Soil water balance. Soil water content was monitored at an interval of 10 cm to a depth of 2 m with a neutron soil moisture meter (CNC503B, Beijing Keyuan ChaoNeng Company, Beijing, China) with access tubes installed at the center of the plots. Total water use or ET was calculated by the soil water balance equation for the growing season as follows:

ET = P + I + ΔW - R - D + CR

where ET is total water volume used during a given growing period, P is precipitation, I is irrigation, ΔW was obtained by soil water content at sowing minus soil water content at harvest in the 2 m root zone depth, R is runoff, D is root zone drainage, and CR is capillary rise to the root zone. The groundwater table at the station was 28 m below soil surface and CR was negligible (Liu and Wei, 1989). Runoff was also ignored because it was scarce in the NCP. Drainage was obtained by multiplying a recharge coefficient (α) with the sum of water from irrigation (I) and effective rainfall (P): D = α (P + I). In the present study, a different coefficient was chosen in accordance with the event water input (EWI), 0.1 for EWI less than 90 mm, 0.15 for EWI between 90 and 250 mm, and 0.2 for EWI greater than 250 mm (Ministry of Geology and Mineral Resources, 1986). The equation used under these experimental conditions was ET = P + I + ΔW - D.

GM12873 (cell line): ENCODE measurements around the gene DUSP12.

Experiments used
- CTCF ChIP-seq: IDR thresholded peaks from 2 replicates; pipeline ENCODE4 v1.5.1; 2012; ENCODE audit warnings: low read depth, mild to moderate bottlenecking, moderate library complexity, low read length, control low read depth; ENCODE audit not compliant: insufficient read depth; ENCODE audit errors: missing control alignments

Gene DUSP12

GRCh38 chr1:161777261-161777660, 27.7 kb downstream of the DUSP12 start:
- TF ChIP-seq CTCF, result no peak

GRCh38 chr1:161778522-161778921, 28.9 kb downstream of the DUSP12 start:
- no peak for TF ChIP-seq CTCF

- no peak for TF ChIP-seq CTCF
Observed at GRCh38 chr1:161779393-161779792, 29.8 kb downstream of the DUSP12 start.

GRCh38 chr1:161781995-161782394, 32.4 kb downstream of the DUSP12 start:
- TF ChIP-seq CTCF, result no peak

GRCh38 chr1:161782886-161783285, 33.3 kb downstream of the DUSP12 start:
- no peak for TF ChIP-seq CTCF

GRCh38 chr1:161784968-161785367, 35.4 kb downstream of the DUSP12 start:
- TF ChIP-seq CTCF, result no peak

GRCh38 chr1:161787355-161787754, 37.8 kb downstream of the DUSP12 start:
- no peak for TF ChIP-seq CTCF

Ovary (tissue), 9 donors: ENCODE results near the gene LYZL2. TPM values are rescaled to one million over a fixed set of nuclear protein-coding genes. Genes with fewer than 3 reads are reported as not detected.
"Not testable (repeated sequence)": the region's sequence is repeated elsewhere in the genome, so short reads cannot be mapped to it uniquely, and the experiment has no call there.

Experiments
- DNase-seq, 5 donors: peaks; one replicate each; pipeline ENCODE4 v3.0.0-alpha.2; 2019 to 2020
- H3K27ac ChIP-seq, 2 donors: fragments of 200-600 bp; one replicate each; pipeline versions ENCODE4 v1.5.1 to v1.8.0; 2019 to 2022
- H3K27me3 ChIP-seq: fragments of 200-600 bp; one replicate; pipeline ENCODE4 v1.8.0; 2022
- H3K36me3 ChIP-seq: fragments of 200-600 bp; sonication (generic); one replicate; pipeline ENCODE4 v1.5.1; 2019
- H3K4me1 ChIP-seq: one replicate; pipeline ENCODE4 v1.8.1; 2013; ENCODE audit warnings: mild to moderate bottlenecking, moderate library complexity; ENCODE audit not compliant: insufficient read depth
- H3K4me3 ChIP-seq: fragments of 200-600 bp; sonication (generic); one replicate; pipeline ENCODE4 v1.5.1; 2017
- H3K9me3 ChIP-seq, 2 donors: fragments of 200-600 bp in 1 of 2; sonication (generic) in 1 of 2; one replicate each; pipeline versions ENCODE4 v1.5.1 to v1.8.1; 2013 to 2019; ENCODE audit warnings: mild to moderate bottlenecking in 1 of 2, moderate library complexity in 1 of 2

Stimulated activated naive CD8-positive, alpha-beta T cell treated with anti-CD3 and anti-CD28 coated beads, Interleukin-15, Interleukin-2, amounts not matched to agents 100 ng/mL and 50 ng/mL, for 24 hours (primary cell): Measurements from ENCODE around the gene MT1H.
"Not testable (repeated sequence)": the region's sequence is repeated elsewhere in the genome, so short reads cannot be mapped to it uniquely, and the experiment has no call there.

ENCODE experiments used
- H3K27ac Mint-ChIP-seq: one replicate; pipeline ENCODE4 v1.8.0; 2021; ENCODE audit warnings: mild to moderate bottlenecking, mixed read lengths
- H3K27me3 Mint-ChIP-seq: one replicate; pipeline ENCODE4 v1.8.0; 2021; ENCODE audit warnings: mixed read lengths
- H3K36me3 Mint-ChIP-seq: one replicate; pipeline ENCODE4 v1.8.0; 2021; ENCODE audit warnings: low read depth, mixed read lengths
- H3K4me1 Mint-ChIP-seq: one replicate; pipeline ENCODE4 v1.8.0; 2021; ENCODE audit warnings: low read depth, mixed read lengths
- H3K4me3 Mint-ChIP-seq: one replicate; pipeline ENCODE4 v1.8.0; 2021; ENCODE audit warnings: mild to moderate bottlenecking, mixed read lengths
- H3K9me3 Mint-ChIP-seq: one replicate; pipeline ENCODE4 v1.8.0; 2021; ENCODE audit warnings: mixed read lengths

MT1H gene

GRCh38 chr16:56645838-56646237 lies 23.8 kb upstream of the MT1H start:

Water use efficiency (WUE). WUE was calculated as WUE = GY/ET where GY is grain yield (kg m-3) and ET was obtained by the abovementioned formula.

Potential ET (ETp). Evapotranspiration without water deficit (ETp or full ET) was calculated by ET0 multiplied by a crop coefficient derived from the Luancheng station of the NCP (Liu et al., 2002); ET0 was calculated by the Penman-Monteith equation recommended by FAO (Allen et al., 1998). The seasonal potential ET (ETp) is shown in Figure 1.